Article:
Global Warming on Mars

A new study has detected the melting of the polar icecaps on Mars. I’m sure SUVs are somehow to blame.

via Bruce McQuain

FILED UNDER: Environment, Humor, Science & Technology,
James Joyner
About James Joyner
James Joyner is Professor and Department Head of Security Studies at Marine Corps University's Command and Staff College and a nonresident senior fellow at the Scowcroft Center for Strategy and Security at the Atlantic Council. He's a former Army officer and Desert Storm vet. Views expressed here are his own. Follow James on Twitter @DrJJoyner.

Comments

  1. Dave Schuler says:

    Damn. You read my comment over at QandO, James. 😉

  2. James Joyner says:

    Great minds and all that.

  3. Tlaloc says:

    Genius.

    Afterall we all know that the best way to understand the Earth’s climate is by looking at other planets. Did you know that Earth’s clouds are composed of H2SO4? It’s true! I know because that’s what the clouds on Venus are made of. And did you know that storms on earth can last centuries? Well they do on Jupiter so it must be true here too! And did you know that Earth actually has no atmosphere at all? Mercury doesn’t so the Earth simply can’t. Any temptation to refer to you as a “gas-bag” is therefor inaccurate.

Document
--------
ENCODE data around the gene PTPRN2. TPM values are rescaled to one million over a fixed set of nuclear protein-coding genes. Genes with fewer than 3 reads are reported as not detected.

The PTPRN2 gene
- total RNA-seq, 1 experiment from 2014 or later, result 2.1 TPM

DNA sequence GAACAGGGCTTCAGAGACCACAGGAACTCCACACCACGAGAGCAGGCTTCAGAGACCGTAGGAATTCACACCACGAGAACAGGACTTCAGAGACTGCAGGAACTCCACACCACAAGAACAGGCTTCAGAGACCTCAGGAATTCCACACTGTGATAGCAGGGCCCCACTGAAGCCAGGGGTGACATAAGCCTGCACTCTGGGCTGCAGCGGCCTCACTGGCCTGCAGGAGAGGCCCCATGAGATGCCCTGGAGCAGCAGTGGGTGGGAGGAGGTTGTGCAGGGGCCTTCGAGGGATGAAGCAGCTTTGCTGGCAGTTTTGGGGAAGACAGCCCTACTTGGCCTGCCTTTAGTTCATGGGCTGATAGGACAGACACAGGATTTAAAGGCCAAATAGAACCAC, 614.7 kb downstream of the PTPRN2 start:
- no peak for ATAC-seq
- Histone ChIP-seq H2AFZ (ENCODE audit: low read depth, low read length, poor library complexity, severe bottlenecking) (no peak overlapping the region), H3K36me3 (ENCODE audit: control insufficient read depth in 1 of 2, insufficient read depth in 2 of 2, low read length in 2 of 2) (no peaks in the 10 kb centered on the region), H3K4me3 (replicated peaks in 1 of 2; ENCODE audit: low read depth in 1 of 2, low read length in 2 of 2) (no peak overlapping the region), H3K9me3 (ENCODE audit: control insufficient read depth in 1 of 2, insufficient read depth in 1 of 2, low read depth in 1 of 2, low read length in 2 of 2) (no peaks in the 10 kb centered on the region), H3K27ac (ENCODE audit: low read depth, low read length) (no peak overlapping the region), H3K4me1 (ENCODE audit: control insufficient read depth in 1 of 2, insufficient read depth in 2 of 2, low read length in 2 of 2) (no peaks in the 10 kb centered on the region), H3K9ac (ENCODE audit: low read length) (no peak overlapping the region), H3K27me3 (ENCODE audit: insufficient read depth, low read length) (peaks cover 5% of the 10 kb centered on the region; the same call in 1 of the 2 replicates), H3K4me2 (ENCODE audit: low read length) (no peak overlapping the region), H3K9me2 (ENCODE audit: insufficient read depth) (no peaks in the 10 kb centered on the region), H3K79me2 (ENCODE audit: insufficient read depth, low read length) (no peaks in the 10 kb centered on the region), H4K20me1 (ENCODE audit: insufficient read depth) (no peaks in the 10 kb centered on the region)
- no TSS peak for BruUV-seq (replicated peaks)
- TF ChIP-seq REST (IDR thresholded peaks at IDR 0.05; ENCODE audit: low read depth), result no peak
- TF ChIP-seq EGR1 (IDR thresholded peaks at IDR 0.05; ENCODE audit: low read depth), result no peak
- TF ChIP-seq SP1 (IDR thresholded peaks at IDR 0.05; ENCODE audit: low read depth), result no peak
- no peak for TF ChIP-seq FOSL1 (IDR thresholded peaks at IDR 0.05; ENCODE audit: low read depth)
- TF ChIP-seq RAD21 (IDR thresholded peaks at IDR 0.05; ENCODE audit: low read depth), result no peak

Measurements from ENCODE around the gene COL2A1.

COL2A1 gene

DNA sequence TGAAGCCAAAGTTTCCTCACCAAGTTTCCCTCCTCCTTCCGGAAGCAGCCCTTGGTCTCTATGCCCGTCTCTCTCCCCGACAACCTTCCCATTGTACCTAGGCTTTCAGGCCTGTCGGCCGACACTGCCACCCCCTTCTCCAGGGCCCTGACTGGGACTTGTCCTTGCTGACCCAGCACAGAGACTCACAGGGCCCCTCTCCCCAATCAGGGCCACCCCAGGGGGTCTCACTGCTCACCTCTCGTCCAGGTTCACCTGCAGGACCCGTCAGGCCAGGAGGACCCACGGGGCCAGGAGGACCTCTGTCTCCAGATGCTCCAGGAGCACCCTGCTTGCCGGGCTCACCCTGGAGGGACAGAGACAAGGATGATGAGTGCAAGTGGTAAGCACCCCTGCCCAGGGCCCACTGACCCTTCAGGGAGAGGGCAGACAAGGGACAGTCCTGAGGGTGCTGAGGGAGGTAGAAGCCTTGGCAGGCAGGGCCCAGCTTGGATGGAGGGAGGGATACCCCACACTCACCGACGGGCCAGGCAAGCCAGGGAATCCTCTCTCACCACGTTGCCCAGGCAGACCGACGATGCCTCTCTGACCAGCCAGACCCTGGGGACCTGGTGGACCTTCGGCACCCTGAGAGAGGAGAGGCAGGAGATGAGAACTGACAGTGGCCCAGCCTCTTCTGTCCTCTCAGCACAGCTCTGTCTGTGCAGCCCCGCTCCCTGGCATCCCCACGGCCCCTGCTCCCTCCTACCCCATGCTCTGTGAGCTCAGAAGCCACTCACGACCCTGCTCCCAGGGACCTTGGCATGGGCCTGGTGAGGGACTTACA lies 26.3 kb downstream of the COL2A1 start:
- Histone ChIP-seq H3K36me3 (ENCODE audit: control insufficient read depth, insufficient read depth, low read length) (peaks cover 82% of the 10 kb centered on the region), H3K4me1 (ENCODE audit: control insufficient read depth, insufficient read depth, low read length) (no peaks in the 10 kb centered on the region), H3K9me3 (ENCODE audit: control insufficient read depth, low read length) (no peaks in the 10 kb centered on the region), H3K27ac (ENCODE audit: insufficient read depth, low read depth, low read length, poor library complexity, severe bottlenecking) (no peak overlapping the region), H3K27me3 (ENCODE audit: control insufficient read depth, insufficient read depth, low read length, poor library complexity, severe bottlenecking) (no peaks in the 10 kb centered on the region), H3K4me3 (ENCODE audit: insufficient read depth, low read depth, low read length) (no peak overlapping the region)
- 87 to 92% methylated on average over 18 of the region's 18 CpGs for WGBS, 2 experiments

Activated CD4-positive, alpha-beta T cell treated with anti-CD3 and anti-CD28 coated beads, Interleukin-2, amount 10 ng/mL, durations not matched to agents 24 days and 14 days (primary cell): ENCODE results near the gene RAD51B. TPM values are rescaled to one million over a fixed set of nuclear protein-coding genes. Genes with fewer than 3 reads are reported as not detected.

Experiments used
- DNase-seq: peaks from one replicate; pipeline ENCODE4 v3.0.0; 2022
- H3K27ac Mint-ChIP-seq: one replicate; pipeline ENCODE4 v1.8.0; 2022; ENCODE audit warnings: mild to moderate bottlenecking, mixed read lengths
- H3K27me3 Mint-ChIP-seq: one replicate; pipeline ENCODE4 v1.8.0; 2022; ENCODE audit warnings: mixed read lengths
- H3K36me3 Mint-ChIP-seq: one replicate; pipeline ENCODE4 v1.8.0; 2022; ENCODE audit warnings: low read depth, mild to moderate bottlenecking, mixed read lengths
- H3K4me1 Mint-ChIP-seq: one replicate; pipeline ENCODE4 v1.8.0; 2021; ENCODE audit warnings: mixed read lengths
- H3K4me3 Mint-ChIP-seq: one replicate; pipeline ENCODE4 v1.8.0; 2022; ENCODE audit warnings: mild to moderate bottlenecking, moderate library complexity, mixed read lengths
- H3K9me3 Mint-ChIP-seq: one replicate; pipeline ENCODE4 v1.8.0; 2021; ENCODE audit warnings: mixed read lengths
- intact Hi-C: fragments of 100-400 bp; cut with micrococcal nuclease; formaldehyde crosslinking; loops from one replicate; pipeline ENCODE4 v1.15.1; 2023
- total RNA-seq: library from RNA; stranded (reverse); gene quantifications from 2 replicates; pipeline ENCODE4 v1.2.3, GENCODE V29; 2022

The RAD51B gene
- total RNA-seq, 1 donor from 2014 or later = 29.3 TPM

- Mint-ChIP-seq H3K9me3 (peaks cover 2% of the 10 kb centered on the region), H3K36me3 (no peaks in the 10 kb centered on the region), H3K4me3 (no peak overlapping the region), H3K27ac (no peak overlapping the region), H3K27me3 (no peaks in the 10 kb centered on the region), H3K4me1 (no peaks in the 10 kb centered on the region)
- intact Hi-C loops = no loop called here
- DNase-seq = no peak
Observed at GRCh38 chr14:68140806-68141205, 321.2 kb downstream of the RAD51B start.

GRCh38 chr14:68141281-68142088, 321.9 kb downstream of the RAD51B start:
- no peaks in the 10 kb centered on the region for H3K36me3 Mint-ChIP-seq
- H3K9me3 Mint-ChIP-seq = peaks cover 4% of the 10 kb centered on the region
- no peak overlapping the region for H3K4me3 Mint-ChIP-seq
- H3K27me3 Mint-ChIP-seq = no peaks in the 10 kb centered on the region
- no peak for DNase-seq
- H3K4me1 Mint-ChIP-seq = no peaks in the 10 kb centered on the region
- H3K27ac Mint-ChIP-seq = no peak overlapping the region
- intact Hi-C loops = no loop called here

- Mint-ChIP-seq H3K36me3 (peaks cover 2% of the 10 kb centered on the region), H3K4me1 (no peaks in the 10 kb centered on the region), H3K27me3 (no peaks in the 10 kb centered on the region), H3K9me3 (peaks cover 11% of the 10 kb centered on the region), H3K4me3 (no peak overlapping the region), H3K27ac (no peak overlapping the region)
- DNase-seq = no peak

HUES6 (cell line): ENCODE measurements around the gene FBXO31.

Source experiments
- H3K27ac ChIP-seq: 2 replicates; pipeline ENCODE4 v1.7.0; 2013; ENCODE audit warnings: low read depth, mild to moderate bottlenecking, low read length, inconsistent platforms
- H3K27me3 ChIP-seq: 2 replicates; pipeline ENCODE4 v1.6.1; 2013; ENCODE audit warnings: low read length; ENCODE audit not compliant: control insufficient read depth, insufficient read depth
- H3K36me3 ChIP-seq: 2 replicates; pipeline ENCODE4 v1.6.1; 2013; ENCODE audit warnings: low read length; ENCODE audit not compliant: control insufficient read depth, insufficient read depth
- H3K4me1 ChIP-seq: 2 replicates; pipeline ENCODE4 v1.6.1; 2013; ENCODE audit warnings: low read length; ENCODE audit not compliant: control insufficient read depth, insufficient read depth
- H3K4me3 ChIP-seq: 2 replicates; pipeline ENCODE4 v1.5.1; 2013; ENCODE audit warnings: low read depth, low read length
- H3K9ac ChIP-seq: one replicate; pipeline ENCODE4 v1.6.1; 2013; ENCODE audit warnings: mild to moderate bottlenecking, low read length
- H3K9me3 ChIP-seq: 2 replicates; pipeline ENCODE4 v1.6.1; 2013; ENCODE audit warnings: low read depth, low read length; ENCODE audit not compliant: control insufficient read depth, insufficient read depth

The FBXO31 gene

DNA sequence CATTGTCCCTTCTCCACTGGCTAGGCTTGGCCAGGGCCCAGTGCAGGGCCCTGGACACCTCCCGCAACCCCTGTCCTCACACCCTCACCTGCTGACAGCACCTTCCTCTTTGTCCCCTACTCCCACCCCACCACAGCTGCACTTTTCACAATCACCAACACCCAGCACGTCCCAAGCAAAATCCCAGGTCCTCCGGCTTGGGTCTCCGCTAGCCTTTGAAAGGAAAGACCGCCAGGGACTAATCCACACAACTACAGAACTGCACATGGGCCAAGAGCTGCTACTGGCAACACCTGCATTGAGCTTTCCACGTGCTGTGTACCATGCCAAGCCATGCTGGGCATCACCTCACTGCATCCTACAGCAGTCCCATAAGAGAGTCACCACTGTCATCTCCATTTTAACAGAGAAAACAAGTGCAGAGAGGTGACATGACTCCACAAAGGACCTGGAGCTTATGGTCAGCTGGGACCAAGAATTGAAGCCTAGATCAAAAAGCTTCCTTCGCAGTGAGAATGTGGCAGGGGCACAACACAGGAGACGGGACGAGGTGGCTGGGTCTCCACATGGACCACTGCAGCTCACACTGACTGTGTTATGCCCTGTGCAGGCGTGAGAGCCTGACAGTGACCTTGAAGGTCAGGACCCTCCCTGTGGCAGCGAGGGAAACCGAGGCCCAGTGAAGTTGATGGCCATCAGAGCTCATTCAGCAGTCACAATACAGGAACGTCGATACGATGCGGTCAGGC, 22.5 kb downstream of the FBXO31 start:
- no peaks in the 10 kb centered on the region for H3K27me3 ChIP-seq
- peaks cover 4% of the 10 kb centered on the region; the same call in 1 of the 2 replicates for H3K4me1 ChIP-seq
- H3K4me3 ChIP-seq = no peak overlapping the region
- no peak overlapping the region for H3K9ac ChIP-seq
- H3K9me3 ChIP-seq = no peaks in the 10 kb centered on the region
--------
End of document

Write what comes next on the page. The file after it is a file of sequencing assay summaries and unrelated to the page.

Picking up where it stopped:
Lucky you.

  4. Andy says:

    I’m sure SUVs are somehow to blame.

    Way to sock it to all of those folks who care about the environment. I’m sure they’ll just give up now when faced with such powerfully unfunny snark.

  5. Rodney Dill says:

    Quick, Send Al.

  6. Eneils Bailey says:

    Tlaloc,

    Pulling illogical scientific conclusions out of your ass would be true for you on Earth, Mars, Venus, Jupiter….

  7. Of course it has to be SUV’s. Anything else would open the door to the possibility of debate as to global warming being anything other than man made. Since the debate is closed and all good liberal minds can not bear any questions along the lines of their being natural phenomenon at work, then the logical conclusion is that it has to be SUVs.

  8. Steve Verdon says:

    Good thing we have Tlaloc to point out that the sun plays absolutely no role what-so-ever in global warming.

  9. Craig says:

    The story you posted badly misrepresents the original research. The scientists did not measure a .5 degree temperature increase, nor did they declare that global warming exists on Mars. They measured the Martian albedo and used a computer model to calculate that the albedo change by itself, in the absence of any other factor, would result in a .65 degree temperature increase. Whether or not there is actually global warming on mars (as opposed to, say, a localized warming near the southern icecap) is unknown due to a paucity of actual temperature measurements. It might exist, or it might not.

  10. Eneils Bailey says:

    Tlaloc is ok,

    As a general statement, I come to OTB every day and read most of the posting and comments. James and the crew put up some good posts. The people who comment seem to be really intelligent, along with James and his crew. I enjoy reading everything, even Tlaloc drops a nugget to ponder every one in a while.